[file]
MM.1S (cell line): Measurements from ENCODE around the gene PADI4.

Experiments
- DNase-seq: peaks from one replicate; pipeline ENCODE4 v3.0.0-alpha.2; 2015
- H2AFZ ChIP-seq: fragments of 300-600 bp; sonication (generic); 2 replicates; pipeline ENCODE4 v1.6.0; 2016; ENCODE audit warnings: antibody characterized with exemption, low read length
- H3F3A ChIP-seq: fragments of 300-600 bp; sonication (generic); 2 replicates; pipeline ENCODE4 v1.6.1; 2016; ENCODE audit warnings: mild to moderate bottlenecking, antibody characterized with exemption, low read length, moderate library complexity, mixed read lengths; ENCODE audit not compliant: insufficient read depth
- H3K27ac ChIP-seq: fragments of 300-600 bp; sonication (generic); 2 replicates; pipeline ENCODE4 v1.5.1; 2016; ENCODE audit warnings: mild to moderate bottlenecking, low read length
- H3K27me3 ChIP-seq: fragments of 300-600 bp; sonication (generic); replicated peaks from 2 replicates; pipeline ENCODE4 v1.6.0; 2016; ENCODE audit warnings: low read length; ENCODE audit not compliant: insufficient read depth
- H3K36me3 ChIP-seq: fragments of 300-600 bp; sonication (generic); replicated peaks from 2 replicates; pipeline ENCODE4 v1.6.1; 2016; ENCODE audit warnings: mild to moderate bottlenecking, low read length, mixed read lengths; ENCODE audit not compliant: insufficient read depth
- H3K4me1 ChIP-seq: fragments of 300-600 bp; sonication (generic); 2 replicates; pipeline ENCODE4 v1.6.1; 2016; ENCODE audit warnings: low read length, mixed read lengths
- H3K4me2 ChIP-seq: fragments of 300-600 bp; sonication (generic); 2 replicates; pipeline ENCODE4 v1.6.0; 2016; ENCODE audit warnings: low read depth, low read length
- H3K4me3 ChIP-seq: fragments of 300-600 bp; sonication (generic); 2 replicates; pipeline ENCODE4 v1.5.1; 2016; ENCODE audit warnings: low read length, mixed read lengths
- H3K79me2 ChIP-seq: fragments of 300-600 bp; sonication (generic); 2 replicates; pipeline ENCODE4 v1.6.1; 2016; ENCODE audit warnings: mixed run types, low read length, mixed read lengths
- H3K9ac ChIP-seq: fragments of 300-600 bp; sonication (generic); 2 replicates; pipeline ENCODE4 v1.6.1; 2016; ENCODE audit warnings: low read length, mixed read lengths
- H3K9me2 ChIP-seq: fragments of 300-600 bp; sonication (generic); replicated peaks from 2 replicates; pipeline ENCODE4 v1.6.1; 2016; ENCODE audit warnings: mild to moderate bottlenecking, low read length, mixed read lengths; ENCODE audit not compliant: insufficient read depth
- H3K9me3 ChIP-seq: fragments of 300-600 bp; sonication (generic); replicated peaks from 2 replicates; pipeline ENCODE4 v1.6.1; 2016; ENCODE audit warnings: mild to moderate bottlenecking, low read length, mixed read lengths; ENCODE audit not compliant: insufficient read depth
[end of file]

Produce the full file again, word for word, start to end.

MM.1S (cell line): Measurements from ENCODE around the gene PADI4.

Experiments
- DNase-seq: peaks from one replicate; pipeline ENCODE4 v3.0.0-alpha.2; 2015
- H2AFZ ChIP-seq: fragments of 300-600 bp; sonication (generic); 2 replicates; pipeline ENCODE4 v1.6.0; 2016; ENCODE audit warnings: antibody characterized with exemption, low read length
- H3F3A ChIP-seq: fragments of 300-600 bp; sonication (generic); 2 replicates; pipeline ENCODE4 v1.6.1; 2016; ENCODE audit warnings: mild to moderate bottlenecking, antibody characterized with exemption, low read length, moderate library complexity, mixed read lengths; ENCODE audit not compliant: insufficient read depth
- H3K27ac ChIP-seq: fragments of 300-600 bp; sonication (generic); 2 replicates; pipeline ENCODE4 v1.5.1; 2016; ENCODE audit warnings: mild to moderate bottlenecking, low read length
- H3K27me3 ChIP-seq: fragments of 300-600 bp; sonication (generic); replicated peaks from 2 replicates; pipeline ENCODE4 v1.6.0; 2016; ENCODE audit warnings: low read length; ENCODE audit not compliant: insufficient read depth
- H3K36me3 ChIP-seq: fragments of 300-600 bp; sonication (generic); replicated peaks from 2 replicates; pipeline ENCODE4 v1.6.1; 2016; ENCODE audit warnings: mild to moderate bottlenecking, low read length, mixed read lengths; ENCODE audit not compliant: insufficient read depth
- H3K4me1 ChIP-seq: fragments of 300-600 bp; sonication (generic); 2 replicates; pipeline ENCODE4 v1.6.1; 2016; ENCODE audit warnings: low read length, mixed read lengths
- H3K4me2 ChIP-seq: fragments of 300-600 bp; sonication (generic); 2 replicates; pipeline ENCODE4 v1.6.0; 2016; ENCODE audit warnings: low read depth, low read length
- H3K4me3 ChIP-seq: fragments of 300-600 bp; sonication (generic); 2 replicates; pipeline ENCODE4 v1.5.1; 2016; ENCODE audit warnings: low read length, mixed read lengths
- H3K79me2 ChIP-seq: fragments of 300-600 bp; sonication (generic); 2 replicates; pipeline ENCODE4 v1.6.1; 2016; ENCODE audit warnings: mixed run types, low read length, mixed read lengths
- H3K9ac ChIP-seq: fragments of 300-600 bp; sonication (generic); 2 replicates; pipeline ENCODE4 v1.6.1; 2016; ENCODE audit warnings: low read length, mixed read lengths
- H3K9me2 ChIP-seq: fragments of 300-600 bp; sonication (generic); replicated peaks from 2 replicates; pipeline ENCODE4 v1.6.1; 2016; ENCODE audit warnings: mild to moderate bottlenecking, low read length, mixed read lengths; ENCODE audit not compliant: insufficient read depth
- H3K9me3 ChIP-seq: fragments of 300-600 bp; sonication (generic); replicated peaks from 2 replicates; pipeline ENCODE4 v1.6.1; 2016; ENCODE audit warnings: mild to moderate bottlenecking, low read length, mixed read lengths; ENCODE audit not compliant: insufficient read depth